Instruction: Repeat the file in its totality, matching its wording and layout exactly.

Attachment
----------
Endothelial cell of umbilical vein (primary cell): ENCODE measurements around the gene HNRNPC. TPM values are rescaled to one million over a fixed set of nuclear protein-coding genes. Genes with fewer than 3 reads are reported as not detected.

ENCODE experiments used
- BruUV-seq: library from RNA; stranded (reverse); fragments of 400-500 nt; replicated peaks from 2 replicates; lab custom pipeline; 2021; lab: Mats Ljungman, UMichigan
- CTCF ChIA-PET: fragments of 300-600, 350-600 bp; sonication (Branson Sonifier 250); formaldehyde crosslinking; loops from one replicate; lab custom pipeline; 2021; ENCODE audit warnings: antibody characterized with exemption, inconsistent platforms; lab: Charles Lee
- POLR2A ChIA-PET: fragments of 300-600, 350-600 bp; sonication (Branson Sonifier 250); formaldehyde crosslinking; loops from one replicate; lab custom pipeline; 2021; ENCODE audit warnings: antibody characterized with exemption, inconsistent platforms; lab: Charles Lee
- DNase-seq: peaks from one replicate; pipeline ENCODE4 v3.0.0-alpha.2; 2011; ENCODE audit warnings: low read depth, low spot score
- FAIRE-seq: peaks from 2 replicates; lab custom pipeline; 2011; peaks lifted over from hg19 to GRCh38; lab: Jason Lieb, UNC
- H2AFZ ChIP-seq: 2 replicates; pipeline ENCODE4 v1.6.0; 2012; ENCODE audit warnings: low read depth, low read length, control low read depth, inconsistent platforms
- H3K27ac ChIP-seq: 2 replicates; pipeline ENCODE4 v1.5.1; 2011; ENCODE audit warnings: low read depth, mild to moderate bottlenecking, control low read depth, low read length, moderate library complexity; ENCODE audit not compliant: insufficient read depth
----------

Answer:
Endothelial cell of umbilical vein (primary cell): ENCODE measurements around the gene HNRNPC. TPM values are rescaled to one million over a fixed set of nuclear protein-coding genes. Genes with fewer than 3 reads are reported as not detected.

ENCODE experiments used
- BruUV-seq: library from RNA; stranded (reverse); fragments of 400-500 nt; replicated peaks from 2 replicates; lab custom pipeline; 2021; lab: Mats Ljungman, UMichigan
- CTCF ChIA-PET: fragments of 300-600, 350-600 bp; sonication (Branson Sonifier 250); formaldehyde crosslinking; loops from one replicate; lab custom pipeline; 2021; ENCODE audit warnings: antibody characterized with exemption, inconsistent platforms; lab: Charles Lee
- POLR2A ChIA-PET: fragments of 300-600, 350-600 bp; sonication (Branson Sonifier 250); formaldehyde crosslinking; loops from one replicate; lab custom pipeline; 2021; ENCODE audit warnings: antibody characterized with exemption, inconsistent platforms; lab: Charles Lee
- DNase-seq: peaks from one replicate; pipeline ENCODE4 v3.0.0-alpha.2; 2011; ENCODE audit warnings: low read depth, low spot score
- FAIRE-seq: peaks from 2 replicates; lab custom pipeline; 2011; peaks lifted over from hg19 to GRCh38; lab: Jason Lieb, UNC
- H2AFZ ChIP-seq: 2 replicates; pipeline ENCODE4 v1.6.0; 2012; ENCODE audit warnings: low read depth, low read length, control low read depth, inconsistent platforms
- H3K27ac ChIP-seq: 2 replicates; pipeline ENCODE4 v1.5.1; 2011; ENCODE audit warnings: low read depth, mild to moderate bottlenecking, control low read depth, low read length, moderate library complexity; ENCODE audit not compliant: insufficient read depth